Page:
Things are already kicking off with The Next Web conference only three weeks out. Together with partners, TNW hosts two get-togethers to warm up for the main event. The first one was this week and included a discerning look at the Dutch startup ecosystem; the government should step up its game.
‘One thing to change’
For Yeni Joseph , this becomes apparent after a visa is granted. That’s when founders run into a wall of Dutch bureaucracy, she says. “That is one thing I’d like to change. The practicalities for foreign talent, like obtaining a social security number.” Joseph is SoftLanding Expert at The Next Web, tasked with getting ambitious entrepreneurs a Startup Visa to build their business in The Netherlands.
In partnership with StartupAmsterdam, TNW organised a meetup, including a panel discussion in their own TNW City right in the heart of Amsterdam. The first question for the panellists, posed by TNW events director Zack Butler, immediately brought forth the struggles for foreign talent to get settled in The Netherlands.
Get married or start a company
Panellist Nishant Noah Diwakar is the founder of Enter , a cloud-based graphics rendering system for filmmakers. When he wanted to stay in The Netherlands, he heard of two options: go to a bar and find someone to marry or start a company. Diwakar chose the latter. While he recognises the struggles with obtaining a social security number, the Startup Visa proved very helpful. “When I started, I didn’t have a clear picture yet. So for eight months, it was just me, validating my idea and iterating the model. Now the company is ten people.”
The Startup Visa is essential for a robust ecosystem, acknowledges Joseph. “They look at talent and an idea. The goal is to have people build their company here, have their IP here and hire her. And the majority of those companies then stay here.”
‘Great companies will still be built’
Building a company requires money, which is another bottleneck for many Dutch startups. Especially now that dark clouds seem to pack on the horizon when it comes to the availability of VC money. “The Dutch are known to squeeze a penny”, says Sebastian Peck on the stage. “That will come in handy”. Peck is a partner at Amsterdam-based Kompas VC .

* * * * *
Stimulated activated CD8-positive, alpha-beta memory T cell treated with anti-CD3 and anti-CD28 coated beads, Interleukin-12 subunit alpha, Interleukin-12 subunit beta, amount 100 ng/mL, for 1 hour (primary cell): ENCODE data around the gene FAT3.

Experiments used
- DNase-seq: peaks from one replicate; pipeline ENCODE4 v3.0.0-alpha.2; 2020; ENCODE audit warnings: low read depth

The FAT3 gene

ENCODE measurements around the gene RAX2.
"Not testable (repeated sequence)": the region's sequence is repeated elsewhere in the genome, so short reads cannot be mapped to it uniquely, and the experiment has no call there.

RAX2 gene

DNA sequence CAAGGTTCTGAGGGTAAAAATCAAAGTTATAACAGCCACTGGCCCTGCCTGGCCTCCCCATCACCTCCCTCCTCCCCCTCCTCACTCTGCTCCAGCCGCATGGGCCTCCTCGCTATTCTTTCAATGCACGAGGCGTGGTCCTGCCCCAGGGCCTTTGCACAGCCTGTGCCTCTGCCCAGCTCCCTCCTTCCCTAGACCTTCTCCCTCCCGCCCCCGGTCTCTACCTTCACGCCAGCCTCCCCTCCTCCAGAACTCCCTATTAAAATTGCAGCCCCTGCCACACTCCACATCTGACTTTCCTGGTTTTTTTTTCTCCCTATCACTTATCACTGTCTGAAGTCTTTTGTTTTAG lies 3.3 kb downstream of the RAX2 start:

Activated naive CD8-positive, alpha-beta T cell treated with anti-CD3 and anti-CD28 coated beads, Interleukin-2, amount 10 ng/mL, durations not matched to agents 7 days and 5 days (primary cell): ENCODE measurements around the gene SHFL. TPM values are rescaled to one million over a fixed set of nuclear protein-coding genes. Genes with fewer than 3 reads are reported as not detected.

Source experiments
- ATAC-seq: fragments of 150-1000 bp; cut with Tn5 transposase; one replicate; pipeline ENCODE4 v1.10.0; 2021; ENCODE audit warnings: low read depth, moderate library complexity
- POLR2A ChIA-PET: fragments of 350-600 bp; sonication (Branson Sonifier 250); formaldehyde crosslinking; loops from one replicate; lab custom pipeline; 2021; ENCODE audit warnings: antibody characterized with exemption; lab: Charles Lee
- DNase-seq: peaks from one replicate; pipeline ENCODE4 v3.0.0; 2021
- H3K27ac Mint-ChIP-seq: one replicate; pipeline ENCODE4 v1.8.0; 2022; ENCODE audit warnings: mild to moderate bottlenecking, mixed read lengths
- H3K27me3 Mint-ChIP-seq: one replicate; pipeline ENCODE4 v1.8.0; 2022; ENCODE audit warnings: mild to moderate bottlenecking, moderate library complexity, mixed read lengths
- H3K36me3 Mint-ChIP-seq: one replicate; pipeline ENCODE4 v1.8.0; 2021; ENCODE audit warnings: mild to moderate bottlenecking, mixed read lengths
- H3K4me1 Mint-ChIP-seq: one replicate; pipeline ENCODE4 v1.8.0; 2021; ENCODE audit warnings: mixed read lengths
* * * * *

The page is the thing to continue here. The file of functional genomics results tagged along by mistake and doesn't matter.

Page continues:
No matter the possible upcoming downturn, Peck is optimistic about how Duch startups will fair. Fundamentally, nothing is changing, he says. “Technology has been transforming at a pace we haven’t seen before. So there is still a lot of investment opportunity. Great companies will still be built.” A crisis also offers opportunity, Peck sees, pointing to innovations in battling climate change that are accelerating.
One Dutch ecosystem
Besides money, Peck does see a fragmented ecosystem in The Netherlands. Even when it comes to politics, it’s dispersed, where it is not always clear if issues are an issue for local municipalities or the national government. If he could change one thing, Peck would stop talking about different ecosystems altogether. “Amsterdam should be part of one ecosystem with Rotterdam, Eindhoven and all those hubs”.
“We’re lucky to have StartupAmsterdam here”, says Joseph about the city’s initiative to boost the startup ecosystem. However, she’d like to see more national efforts to make it easier for startups to flourish. Joseph says that the Dutch government is not nearly as involved compared to countries like France or Germany.
Coming up: Road to TNW Rotterdam
To underline that the Dutch startup ecosystem is one, the pre-conference Road to TNW meetup will also take place in Rotterdam. Founders or anyone else interested can join on May 31st in 42workspace for a panel discussion, drinks and networking opportunities to warm up for the actual conference in June.